Lawmakers Call for Wide-Ranging Reforms to Trade Policies
At least 35 members of Congress have apparently signed a letter to President Obama urging him to take a number of specific steps to reform U.S. trade policy. The letter indicates that the lawmakers do not want to shut the U.S. off from the rest of the world, asserting that they want to “ensure that Americans enjoy the benefits of expanded trade.” A the same time, the letter adds, there is now a “unique opportunity … to remedy the negative consequences on the American economy, environment, and public health and safety that have resulted from aspects of the current trade and globalization model.” A total of 71 “new fair-trade reformers” were elected to the House and Senate in 2006 and 2008, the letter states, and this “unprecedented election focus on trade and globalization reform reflects the public opinion that America’s trade and globalization model needs a major overhaul.”
China. The “pervasive China currency manipulation problem” should be a top priority because “our immense trade imbalance with China is gutting the U.S. manufacturing base and has serious economic and security implications.” In addition, negotiations to establish a new U.S-China Bilateral Investment Treaty should be halted. Not only do BITs “provide new protections to assist U.S. firms’ relocation of investment and jobs offshore,” but “a BIT based on the existing U.S. model would allow … Chinese firms to skirt U.S. courts and use foreign tribunals to challenge U.S. regulation of Chinese firms operating here.”
Import Safety. “Ensuring that Americans are not exposed to serious and unnecessary risks from imported goods will require improvements to our existing trade agreements,” the letter stated, “which limit the safety standards and inspection rates applied to imports, and to our domestic imported product and food safety regimes and their funding.”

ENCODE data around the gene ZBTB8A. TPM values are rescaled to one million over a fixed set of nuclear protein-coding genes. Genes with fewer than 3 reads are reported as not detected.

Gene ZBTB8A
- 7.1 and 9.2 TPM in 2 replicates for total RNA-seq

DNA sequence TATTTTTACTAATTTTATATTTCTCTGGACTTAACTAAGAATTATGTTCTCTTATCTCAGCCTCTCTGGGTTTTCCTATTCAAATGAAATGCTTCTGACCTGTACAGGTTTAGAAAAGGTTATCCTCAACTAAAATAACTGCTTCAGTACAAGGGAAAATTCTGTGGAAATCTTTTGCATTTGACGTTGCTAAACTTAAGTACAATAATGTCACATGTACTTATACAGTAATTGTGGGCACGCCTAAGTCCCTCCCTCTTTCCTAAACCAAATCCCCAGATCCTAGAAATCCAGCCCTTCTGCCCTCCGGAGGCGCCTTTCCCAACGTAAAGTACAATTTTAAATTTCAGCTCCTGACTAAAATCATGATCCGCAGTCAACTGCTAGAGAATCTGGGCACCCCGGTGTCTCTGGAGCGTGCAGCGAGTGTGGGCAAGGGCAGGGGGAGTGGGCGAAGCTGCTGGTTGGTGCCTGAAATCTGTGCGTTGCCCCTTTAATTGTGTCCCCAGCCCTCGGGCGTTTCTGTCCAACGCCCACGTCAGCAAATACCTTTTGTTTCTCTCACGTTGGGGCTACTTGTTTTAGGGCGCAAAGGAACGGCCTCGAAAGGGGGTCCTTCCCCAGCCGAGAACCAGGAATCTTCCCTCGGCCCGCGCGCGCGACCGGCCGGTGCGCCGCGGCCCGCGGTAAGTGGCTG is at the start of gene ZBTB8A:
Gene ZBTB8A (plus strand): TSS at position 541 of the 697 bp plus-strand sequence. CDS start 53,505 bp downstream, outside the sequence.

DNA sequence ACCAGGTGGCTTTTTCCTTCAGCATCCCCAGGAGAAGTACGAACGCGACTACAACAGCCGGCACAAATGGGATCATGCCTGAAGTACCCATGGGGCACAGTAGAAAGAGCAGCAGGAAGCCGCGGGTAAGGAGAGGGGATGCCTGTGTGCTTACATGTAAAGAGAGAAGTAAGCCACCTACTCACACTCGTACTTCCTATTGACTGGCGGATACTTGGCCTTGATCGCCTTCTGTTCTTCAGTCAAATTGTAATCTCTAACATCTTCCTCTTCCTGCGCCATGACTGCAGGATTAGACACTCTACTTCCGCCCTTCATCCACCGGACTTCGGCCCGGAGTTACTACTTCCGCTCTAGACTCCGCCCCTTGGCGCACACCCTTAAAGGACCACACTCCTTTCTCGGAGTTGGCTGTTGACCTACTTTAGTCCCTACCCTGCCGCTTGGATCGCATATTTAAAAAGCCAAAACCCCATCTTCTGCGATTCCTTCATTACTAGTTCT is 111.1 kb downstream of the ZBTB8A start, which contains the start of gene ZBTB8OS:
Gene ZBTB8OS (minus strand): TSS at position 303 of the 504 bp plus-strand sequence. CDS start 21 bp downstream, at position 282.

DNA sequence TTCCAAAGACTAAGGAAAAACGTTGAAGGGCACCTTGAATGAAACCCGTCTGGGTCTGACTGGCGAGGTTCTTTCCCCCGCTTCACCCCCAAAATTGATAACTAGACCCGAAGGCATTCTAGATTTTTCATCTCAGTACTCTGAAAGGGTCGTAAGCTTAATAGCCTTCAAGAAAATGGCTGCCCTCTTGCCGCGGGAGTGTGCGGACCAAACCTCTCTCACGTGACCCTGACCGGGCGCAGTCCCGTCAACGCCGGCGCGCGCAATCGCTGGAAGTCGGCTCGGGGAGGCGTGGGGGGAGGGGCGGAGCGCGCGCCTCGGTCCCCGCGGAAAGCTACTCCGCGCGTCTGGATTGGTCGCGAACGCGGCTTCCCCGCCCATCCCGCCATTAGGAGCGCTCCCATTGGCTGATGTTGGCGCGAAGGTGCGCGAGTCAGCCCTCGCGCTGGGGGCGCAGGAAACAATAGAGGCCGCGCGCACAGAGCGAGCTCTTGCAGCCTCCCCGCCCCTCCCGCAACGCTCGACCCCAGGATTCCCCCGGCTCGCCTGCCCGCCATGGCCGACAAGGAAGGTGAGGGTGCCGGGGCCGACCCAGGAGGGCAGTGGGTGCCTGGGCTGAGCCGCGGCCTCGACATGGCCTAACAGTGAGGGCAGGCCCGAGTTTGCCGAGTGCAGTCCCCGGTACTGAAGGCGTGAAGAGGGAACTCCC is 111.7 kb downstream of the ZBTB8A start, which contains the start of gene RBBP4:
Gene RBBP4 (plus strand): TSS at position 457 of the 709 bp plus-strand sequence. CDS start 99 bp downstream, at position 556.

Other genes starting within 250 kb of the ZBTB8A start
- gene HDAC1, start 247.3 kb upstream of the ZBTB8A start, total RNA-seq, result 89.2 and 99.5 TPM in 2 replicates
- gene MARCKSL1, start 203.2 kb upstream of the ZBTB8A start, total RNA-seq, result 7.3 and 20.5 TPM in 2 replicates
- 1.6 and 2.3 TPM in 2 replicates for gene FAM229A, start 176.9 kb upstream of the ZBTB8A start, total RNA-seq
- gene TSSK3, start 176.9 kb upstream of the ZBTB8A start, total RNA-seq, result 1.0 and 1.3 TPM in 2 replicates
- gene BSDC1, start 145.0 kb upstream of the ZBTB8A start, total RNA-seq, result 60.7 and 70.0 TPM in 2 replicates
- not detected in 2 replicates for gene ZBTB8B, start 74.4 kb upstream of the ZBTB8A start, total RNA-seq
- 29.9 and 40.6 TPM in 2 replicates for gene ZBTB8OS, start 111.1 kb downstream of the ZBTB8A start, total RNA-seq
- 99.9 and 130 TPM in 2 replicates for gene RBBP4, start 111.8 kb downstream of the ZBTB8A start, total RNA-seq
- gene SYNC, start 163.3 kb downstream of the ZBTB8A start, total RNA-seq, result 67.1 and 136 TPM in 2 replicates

Existing Free Trade Agreements. The letter pledged support for an inclusive process to review and renegotiate “NAFTA and the NAFTA-model FTAs,” calling this “a long-overdue opportunity for a much-needed debate about what policies U.S. trade pacts must and must not include.” To allow time for the development of “a new model before considering future agreements,” the U.S. should “reverse the Bush Administration’s unilateral September 2008 declaration that the United States will join in negotiations for a Trans-Pacific Strategic Economic Partnership” with Brunei, Chile, New Zealand and Singapore.
(In related news, Inside US Trade is reporting that the U.S. has asked for the next scheduled round of the TPP talks to be postponed because many of the Obama administration trade officials expected to participate have not yet been installed.)
Pending FTAs. The letter suggests that the pending FTAs with Colombia, Panama and Korea could eventually meet congressional approval if they are renegotiated in accordance with a new trade agreement model to be developed by Congress and the White House. This new model would include improvements with respect to labor and environmental standards, foreign investor rights that promote off-shoring, restrictions on import inspections, and rules that forbid Buy America policies and allow challenges to federal and state procurement policies regarding renewable energy, recycled content and similar standards.
There are country-specific conditions that must be met as well. The lawmakers want to see “a sustained period” of human rights improvement in Colombia before the FTA is allowed to proceed. Panama “is not an appropriate U.S. FTA partner” at this time because of its “resistance to international norms in combating tax evasion and money laundering.” Concerns regarding the Korea FTA include “lopsided auto provisions” and the fact that it “includes major financial service sector deregulation and liberalization provisions which contradict global and domestic congressional efforts to re-regulate this volatile sector.”
Doha Round. The letter argues that the Doha Round negotiations would “expand the damage the WTO has already wrought here and abroad” by weakening domestic trade laws, requiring the U.S. to guarantee new visas for foreign workers and further deregulating the financial services and energy sectors. Instead, the U.S. should promote a new World Trade Organization negotiating agenda that addresses “the critical issues of our time,” including economic justice, poverty alleviation, healthy communities, human rights and a sound environment.